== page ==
The S.B. Questionnaire: Gordon Seabury

Creating Good Clothes and Higher Responsibility with Horny Toad's Head Toad

Gordon Seabury
Paul Wellman

I first met Gordon Seabury while eating daily lunch at the South Coast Deli a few years back, and an instant friendship developed. Gordon is the CEO of the Santa Barbara–based apparel company Horny Toad, but he’s totally unpretentious and oh so friendly. Hanging out with him is like wearing your favorite sweatshirt. We don’t get together as often as we should because our schedules are so busy, but he’s the type of friend who is so present. Once we’re reunited, we always pick up right where we left off.

Gordon conceived of Horny Toad from a design studio deep inside a Telluride, Colorado, basement back in 1996. Now a Santa Barbara company, with a brand-new headquarters inside the Riviera complex, Horny Toad makes clothing with eco-friendly fabrics that’s designed to meet the needs of both outdoor and city life. Gordon and the Horny Toad team see every day as a chance to be social leaders and good environmental citizens, and they practice a triple-bottom-line approach to business, blending people, planet, and profit.

Gordon took time away from running his successful company to answer the Proust Questionnaire.

What is it you like most about your job?

It is a wonderful life when you get up most mornings excited about the work day in front of you both because you can make a difference and you know you will learn something new. No two days are the same, which keeps things very interesting. Building a company that’s mission is to inspire people to live their fullest lives and working toward that end alongside our amazing and dedicated team of Toads make for a pretty spectacular “job.”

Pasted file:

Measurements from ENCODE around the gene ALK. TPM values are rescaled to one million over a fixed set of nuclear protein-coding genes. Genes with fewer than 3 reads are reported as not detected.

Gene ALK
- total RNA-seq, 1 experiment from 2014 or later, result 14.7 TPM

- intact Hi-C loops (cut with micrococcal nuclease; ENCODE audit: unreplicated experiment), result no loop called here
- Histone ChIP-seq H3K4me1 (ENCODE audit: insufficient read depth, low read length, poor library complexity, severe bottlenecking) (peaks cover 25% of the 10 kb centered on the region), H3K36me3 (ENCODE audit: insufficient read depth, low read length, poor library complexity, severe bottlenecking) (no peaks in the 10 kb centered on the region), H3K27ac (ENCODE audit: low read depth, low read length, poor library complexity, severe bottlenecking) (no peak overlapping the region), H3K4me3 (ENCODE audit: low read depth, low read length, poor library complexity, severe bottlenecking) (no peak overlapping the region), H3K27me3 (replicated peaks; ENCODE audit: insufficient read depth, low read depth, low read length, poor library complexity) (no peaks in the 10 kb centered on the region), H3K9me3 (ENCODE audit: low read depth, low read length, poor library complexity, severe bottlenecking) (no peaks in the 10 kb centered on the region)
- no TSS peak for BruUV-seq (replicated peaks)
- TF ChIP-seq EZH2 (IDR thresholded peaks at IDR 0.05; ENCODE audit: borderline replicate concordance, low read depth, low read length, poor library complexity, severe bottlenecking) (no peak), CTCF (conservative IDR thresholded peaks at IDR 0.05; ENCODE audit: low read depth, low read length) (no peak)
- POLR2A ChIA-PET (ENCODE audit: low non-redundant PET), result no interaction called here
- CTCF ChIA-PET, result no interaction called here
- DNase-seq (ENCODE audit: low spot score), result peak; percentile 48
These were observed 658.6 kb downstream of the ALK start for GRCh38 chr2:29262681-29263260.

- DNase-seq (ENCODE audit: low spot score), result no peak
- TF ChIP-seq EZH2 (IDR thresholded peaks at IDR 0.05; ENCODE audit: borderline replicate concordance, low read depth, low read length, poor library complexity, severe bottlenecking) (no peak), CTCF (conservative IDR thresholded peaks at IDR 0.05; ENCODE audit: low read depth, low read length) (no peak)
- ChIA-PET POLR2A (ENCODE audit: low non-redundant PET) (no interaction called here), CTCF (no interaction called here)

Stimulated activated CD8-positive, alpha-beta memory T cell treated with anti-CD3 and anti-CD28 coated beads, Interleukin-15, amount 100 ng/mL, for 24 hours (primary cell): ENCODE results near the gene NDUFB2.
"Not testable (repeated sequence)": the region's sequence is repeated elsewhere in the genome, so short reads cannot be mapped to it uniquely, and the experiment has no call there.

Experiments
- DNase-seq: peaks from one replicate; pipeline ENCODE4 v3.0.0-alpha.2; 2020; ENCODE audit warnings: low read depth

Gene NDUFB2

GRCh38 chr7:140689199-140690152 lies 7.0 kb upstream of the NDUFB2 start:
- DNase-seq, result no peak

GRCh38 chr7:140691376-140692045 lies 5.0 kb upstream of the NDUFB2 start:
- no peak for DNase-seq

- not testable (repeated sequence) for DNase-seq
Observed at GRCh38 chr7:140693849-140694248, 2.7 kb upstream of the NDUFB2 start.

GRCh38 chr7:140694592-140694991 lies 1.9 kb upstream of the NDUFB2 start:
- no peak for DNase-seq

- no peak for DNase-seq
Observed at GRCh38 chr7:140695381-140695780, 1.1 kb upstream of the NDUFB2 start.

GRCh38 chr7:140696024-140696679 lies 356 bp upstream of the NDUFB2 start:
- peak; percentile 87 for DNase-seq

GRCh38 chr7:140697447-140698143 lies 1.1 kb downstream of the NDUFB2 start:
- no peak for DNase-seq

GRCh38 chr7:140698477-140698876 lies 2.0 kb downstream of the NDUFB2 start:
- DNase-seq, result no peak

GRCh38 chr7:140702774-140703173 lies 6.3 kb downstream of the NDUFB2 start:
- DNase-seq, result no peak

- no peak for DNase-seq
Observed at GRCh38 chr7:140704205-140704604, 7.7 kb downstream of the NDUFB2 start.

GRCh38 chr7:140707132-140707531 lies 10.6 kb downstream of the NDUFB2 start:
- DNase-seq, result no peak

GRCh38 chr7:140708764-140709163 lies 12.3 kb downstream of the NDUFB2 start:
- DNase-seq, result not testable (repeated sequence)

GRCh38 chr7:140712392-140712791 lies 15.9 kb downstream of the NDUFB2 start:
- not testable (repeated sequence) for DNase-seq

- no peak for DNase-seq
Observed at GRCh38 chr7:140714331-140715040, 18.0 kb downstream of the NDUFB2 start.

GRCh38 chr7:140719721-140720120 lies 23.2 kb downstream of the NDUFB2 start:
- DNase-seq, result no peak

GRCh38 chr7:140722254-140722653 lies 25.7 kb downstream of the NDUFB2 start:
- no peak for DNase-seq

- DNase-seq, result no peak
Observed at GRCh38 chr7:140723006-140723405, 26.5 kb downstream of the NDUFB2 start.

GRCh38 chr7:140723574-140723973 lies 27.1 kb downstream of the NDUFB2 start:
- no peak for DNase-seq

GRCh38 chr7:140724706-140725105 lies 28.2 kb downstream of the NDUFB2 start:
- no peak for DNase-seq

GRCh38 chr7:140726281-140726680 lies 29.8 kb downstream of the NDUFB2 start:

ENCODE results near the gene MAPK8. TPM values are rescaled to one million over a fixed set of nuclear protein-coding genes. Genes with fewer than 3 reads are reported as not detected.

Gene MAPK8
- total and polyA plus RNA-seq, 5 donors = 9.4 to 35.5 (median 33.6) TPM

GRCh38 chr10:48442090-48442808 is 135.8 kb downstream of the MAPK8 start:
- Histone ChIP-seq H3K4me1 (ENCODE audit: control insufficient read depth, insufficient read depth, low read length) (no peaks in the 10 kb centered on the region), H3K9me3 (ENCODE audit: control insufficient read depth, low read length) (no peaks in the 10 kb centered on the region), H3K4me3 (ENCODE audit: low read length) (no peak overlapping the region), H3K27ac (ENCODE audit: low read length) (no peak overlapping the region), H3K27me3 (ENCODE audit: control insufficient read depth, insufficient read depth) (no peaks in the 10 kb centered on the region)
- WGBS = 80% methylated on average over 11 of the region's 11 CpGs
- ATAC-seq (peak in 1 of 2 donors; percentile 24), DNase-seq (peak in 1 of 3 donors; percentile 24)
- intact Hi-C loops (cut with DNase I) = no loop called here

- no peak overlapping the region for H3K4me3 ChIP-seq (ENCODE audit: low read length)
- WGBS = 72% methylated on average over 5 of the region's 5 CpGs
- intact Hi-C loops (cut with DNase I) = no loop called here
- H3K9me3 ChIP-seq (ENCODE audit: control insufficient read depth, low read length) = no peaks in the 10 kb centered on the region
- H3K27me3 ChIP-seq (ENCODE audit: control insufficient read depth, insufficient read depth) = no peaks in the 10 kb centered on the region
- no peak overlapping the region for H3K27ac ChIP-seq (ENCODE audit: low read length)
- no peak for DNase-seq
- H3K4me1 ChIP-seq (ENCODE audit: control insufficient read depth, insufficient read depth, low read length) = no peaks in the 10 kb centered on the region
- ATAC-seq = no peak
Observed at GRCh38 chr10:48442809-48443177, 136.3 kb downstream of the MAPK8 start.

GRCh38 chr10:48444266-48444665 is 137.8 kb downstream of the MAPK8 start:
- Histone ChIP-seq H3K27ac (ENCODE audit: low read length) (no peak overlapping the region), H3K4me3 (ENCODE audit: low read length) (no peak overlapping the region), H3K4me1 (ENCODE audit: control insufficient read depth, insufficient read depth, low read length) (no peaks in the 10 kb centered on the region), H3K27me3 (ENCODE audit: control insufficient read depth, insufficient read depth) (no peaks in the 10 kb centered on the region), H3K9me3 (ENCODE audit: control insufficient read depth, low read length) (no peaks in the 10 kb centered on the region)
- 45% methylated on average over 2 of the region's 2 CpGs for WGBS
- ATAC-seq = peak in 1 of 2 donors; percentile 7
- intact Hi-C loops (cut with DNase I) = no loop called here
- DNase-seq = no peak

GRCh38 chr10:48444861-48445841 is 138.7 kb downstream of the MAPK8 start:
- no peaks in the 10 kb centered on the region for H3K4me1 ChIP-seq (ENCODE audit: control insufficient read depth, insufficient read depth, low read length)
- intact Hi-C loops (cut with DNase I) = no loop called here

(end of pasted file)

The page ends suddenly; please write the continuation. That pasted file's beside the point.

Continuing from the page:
What is your idea of perfect happiness?

I have always shared my vision of passing the “Rocking Chair Test” as my ultimate life’s goal and I guess what I would consider my perfect happiness. When I am settling in on my porch and looking back on my life in those winter years, I can be proud of my personal relationships, my professional accomplishments, and the meaningful impact I left in the world. I really try to pack the most into life and make choices that hopefully limit regrets in the end. I am fortunate so far to have a wonderful wife, two amazing daughters, and the opportunity to build a company I love and has meaning and with many incredible experiences and so few regrets.

What is your greatest fear?

To have flinched and compromised my values or missed the opportunity to make the most of this one shot we all have in life to make it matter. Living life on the edge can be scary to some but living life predictably and safe is far scarier for me.

Who do you most admire and why?

The list is long. I get inspiration from so many different and great people. My wife, Karen, for trusting me implicitly through the many times I could have flinched and got a real job that could pay the bills more predictably. Ben & Jerry for being one of a very few early examples of building a successful business that had a greater purpose and proving the triple bottom line could work, and Warren Buffet for demonstrating how being successful does not have to mean abandoning your basic values and your person.

What is your greatest extravagance?